Wednesday, November 2, 2011

Costumes and Trick or Treating: A Personal History and Door-to-Door Narrative

Cal and Clark’s First-Ever Great Trick-or-Treat Adventure has come to a close. In retrospect, I’m not sure what I expected, but somehow I was pleasantly surprised. Background: I didn’t go trick-or-treating when I was little for various reasons, among them that my parents didn’t like Halloween, and also, well, where do you go when you live on a dead-end gravel road with only a couple families spread out over a few miles? That dark is very dark, my friends, and Idaho Octobers are very cold. The wolves and coyotes don’t have much to offer in the way of candy, anyway. We would usually dress up in costumes for a church-related harvest festival, and play games for money...that type of thing. I always did enjoy a good round of dress-up, however. But my friends and I certainly didn’t wait for Halloween to dress up. It was basically a year-round, never-ending costume party in my friend Libby’s basement. We probably had musty wigs and high-heeled shoes and silk scarves on for the better part of most weekends growing up.  I know you think I’m joking, but that's probably is not too far from the truth.
Libby and me and the never-ending costume party

Anyway, if my siblings and I were at home on Halloween night, we would have fun giving candy to the one or two families on our road with kids who trick-or-treated, but mostly we would just enjoy having candy in the house and dipping our hands into a big bowl of it and letting the shiny wrappers slide through our fingers. 

My in-laws live in a much more trick-or-treaters-friendly neighborhood, in a paved cul-de-sac not known for coyote or cougar attacks, and inhabited by quite a few other families. We decided to take our little ceiling fans out for a spin. I was delighted that the boys enjoyed talking to the people giving candy more than they were interested in racing on to the next house for more candy.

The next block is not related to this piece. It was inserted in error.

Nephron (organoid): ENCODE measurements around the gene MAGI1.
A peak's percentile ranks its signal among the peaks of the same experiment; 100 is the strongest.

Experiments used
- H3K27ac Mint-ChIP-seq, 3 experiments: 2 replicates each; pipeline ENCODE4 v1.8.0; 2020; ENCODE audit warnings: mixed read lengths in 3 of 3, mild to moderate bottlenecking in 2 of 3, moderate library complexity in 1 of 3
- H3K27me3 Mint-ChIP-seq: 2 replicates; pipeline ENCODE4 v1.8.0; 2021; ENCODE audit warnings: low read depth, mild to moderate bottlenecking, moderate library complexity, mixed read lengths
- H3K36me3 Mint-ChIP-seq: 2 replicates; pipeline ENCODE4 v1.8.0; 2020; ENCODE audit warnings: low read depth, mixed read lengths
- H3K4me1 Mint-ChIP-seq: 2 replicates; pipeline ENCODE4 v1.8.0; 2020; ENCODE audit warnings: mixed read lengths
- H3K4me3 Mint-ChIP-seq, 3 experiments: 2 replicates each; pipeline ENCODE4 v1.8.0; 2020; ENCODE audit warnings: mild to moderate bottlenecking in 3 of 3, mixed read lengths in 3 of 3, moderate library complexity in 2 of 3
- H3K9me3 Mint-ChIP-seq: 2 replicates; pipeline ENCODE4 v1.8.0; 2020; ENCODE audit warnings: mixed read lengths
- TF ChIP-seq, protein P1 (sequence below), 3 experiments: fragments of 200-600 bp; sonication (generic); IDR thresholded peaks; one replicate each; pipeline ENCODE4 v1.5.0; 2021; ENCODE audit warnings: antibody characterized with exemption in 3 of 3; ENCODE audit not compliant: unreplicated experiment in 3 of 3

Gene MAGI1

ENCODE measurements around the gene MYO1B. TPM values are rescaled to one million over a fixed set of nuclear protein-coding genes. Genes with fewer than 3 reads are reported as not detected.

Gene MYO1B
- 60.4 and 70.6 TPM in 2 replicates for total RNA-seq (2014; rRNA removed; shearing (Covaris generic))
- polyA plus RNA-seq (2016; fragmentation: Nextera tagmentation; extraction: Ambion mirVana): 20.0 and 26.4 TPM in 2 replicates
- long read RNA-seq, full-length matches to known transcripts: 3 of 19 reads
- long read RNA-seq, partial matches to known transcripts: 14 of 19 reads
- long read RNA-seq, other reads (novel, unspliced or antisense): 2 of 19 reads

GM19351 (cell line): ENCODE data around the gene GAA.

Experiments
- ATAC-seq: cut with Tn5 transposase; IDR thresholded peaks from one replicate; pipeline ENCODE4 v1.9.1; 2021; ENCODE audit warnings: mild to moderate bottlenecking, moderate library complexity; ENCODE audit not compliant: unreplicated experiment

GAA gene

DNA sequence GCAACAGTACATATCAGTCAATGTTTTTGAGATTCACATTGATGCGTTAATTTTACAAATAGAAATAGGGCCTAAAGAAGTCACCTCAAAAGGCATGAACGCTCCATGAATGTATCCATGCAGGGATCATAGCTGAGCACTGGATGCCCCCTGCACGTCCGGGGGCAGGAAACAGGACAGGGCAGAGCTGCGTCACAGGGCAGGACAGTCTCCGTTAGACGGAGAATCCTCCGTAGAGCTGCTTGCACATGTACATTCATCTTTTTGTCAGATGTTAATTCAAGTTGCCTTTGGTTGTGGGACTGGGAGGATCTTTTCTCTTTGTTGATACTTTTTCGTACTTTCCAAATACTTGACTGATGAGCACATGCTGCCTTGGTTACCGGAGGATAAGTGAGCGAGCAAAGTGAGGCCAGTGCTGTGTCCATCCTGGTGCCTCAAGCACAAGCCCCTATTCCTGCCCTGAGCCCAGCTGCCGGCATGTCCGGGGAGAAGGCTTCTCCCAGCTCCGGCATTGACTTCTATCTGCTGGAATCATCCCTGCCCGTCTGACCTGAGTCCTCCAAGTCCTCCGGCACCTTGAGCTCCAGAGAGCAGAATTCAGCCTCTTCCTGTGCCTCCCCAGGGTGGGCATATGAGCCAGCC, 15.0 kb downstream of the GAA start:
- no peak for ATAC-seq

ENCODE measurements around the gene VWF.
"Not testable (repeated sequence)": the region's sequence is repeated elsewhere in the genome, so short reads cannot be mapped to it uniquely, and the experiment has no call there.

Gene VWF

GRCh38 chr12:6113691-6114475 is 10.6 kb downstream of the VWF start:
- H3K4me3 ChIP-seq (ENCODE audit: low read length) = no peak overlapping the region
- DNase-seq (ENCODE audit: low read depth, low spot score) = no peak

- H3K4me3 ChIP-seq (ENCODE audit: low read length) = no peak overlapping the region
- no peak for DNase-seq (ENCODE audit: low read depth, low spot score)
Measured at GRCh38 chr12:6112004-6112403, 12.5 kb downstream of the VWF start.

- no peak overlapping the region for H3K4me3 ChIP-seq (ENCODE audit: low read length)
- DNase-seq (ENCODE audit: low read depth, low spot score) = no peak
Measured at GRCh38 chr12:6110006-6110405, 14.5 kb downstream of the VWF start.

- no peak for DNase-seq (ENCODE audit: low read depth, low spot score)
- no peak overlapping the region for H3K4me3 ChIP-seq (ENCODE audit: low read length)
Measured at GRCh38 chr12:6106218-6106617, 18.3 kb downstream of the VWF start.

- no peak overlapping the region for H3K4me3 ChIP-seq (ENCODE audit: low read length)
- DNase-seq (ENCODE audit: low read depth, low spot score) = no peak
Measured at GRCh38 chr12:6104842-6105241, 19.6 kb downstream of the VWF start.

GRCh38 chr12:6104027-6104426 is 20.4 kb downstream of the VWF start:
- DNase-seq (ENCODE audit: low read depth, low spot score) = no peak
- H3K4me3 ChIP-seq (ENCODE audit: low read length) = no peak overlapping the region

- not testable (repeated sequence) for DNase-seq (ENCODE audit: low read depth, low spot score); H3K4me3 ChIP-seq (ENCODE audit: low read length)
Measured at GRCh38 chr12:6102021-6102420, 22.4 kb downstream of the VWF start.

“Hey, Man!” Clark bellowed at one house, “You don’t have any shoes on.”  Thanks, Clark.

The first house we visited had a head, hands, and feet sticking out of the ground by the front steps, so it looked like a person was buried alive on his back in the flowerbed. All the boys could see were the flashing orange hands and feet by the walkway, which they found incredibly amusing. They bent over them and waved. They said, “Hi hands! Hi feet!” Calvin sat down to get a better look at them. They talked to each other about them. “Those hands have lights. They are orange. They are flashing!” As we finally left the house they kept calling out, “Bye-bye feet! Bye-bye hands"! Then on the hike down the sidewalk it was, “those hands and feet are silly. They are so silly.” And, “I love those hands and feet.” As aside, Calvin has recently started declaring his love for us, which is touchy-feely and sweet, but also for inanimate objects, and apparently even those he hardly even knows, which really waters down the meaning for us, as illustrated here. It’s like when you ponder and edit your Facebook status update to get just the right wording, the right tense, and then someone “likes” it, but then you see on her wall what else she “likes” and you see things like soup, running in place, elephant ears, and milk, and it no longer has as much meaning for you. Aside over.

The fans are ready to hit the streets.

At another house there was a floor-length mirror in the foyer right behind the kindly woman forking over her sweets. The boys were talking to her, and when Cal noticed the mirror, he exclaimed, “Your ‘flection!” Which means, “my reflection!”  He then gently touched her arm and said importantly, “Come in see you better,” by which he meant, “I need to come in and see myself better.” This caused her to swoon a little because she thought he wanted to come into her house to see her better. But no, she soon found out he was a ceiling fan on a mission and she was in his path.

We were a little concerned that the boys would be frightened by décor and costumes they saw so we explained beforehand that it was pretend and silly. They were only a little scared a couple times, and not at the things I would be scared of or disheartened by, like talking to the adolescent with the plastic butcher knife in his head (“What’s that silly fing? they said.”) but they were a little scared by a couple of real, live barking dogs. Brian stood in front of the scariest thing we saw all night, which was a statue of a demon cat, ready to attack, blocking the view.

The best part is that even though the boys made quite a haul with the candy, they didn’t once bring up the fact that we had candy all night after we were out, or even today until I brought it up. And I never showed them the whole pile, since most of the wealth is being redistributed elsewhere. A successful first trick-or-treat adventure.

Clark the Fan's Halloween Conquest

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